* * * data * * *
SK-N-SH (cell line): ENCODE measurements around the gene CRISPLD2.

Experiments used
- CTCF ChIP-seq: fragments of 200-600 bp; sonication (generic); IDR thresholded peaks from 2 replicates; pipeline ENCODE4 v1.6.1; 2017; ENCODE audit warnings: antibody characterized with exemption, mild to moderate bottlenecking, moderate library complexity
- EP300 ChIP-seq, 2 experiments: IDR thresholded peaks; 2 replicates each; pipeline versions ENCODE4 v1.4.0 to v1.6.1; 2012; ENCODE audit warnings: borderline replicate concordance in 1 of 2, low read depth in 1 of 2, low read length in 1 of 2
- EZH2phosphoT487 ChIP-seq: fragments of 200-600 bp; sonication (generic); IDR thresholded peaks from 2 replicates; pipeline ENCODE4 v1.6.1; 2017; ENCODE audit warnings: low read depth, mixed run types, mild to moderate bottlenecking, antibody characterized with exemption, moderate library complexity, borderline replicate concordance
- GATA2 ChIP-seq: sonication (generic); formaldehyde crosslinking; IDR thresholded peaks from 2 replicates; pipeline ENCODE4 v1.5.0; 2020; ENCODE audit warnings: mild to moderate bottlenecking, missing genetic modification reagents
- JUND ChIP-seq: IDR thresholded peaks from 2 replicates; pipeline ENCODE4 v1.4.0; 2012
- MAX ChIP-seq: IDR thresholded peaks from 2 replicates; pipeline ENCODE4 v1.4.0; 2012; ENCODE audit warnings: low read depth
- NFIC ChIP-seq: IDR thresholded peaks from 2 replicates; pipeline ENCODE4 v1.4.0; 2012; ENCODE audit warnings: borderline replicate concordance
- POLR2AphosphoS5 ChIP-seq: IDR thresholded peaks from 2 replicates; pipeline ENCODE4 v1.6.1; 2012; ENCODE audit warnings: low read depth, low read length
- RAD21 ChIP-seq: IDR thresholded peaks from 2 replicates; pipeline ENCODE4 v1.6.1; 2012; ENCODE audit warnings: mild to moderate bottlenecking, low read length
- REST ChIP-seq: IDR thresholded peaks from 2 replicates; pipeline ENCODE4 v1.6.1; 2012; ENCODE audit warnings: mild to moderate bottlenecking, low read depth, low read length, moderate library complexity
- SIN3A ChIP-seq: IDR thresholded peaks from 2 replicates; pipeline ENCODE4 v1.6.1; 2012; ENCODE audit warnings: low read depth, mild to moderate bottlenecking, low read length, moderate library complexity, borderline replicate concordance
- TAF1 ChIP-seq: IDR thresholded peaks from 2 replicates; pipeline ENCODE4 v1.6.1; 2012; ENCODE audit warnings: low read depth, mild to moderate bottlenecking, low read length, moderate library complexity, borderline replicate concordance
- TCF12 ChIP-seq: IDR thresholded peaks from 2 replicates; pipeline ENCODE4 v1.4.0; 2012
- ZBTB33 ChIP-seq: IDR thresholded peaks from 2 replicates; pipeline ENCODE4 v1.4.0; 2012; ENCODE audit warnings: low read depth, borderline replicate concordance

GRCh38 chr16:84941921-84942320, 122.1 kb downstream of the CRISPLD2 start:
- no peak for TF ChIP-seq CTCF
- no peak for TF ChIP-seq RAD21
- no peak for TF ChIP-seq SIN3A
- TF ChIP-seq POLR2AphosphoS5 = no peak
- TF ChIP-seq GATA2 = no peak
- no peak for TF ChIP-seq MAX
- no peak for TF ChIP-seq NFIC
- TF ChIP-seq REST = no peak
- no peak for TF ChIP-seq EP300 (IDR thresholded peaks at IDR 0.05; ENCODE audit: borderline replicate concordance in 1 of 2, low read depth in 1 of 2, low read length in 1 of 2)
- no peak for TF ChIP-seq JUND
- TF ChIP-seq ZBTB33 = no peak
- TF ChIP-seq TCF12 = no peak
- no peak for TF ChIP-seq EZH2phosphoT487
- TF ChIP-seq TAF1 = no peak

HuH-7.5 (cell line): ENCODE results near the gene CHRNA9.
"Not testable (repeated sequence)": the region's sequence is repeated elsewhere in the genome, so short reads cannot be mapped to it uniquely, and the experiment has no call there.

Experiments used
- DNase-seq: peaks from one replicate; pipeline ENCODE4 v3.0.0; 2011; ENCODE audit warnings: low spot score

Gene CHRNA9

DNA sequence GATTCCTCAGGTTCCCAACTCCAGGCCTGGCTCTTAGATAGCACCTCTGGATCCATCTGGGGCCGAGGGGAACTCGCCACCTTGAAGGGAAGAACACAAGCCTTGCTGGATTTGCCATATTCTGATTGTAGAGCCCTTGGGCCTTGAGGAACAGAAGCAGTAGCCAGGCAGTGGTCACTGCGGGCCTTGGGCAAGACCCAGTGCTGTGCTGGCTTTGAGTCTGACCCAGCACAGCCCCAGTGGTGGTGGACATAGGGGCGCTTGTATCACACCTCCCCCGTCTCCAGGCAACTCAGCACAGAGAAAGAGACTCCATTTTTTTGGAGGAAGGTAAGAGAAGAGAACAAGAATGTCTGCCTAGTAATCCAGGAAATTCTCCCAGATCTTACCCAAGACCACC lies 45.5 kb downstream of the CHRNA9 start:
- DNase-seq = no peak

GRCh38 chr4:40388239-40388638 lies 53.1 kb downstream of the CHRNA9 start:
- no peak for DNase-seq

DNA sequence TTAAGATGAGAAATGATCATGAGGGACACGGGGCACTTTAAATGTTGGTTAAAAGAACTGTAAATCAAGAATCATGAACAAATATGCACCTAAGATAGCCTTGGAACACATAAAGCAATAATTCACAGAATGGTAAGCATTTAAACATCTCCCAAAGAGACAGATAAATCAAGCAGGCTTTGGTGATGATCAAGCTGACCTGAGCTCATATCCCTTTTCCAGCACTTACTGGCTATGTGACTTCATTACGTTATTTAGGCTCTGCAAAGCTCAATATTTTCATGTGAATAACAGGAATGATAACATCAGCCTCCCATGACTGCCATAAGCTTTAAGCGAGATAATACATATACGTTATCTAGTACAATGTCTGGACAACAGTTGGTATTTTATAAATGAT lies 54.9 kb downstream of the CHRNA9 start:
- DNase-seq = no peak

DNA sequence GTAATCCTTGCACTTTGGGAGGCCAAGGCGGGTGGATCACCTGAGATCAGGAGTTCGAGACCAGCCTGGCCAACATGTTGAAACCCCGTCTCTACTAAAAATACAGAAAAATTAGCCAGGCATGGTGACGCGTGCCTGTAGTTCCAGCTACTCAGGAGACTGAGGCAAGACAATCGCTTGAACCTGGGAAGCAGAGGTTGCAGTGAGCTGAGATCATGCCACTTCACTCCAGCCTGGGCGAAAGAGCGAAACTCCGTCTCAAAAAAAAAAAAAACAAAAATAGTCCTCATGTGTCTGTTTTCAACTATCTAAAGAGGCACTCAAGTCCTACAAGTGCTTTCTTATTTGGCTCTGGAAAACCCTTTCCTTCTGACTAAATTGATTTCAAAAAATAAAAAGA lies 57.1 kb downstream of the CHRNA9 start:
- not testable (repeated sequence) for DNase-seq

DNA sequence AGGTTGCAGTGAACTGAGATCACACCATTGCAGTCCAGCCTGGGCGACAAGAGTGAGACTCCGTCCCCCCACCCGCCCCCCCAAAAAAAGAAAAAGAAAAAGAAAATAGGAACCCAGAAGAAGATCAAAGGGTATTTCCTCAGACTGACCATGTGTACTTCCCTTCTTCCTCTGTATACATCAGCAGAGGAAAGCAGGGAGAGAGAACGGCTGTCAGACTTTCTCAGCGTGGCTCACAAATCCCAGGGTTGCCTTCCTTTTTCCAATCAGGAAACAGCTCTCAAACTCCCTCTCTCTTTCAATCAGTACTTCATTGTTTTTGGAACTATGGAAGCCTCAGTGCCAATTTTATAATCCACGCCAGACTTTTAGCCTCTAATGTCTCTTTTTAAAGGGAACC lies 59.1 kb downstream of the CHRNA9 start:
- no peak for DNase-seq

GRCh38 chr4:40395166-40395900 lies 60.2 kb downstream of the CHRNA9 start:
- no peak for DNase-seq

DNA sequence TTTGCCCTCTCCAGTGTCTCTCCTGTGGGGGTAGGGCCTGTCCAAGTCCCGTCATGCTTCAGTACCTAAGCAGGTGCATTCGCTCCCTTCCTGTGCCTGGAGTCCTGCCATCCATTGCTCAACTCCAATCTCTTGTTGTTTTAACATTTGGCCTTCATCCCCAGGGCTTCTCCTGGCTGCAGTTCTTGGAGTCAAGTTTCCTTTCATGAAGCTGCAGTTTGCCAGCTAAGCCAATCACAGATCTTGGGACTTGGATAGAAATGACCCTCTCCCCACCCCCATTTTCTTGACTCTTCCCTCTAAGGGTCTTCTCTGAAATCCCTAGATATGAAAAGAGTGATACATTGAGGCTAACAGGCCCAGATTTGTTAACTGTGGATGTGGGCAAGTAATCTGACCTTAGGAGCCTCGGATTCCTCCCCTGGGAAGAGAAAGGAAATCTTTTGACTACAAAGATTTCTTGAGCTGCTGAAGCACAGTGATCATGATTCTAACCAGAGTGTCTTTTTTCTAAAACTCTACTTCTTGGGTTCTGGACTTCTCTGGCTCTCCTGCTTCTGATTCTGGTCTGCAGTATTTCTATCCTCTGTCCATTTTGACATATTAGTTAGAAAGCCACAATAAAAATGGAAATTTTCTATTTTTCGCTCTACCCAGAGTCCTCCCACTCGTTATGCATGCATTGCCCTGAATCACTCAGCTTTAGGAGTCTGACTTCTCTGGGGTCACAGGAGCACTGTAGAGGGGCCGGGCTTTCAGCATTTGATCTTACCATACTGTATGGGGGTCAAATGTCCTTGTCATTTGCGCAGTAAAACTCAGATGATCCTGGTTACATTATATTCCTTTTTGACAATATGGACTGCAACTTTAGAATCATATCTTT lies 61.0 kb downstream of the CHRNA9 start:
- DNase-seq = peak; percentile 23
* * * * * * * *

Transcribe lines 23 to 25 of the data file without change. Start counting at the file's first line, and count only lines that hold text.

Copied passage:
- no peak for TF ChIP-seq MAX
- no peak for TF ChIP-seq NFIC
- TF ChIP-seq REST = no peak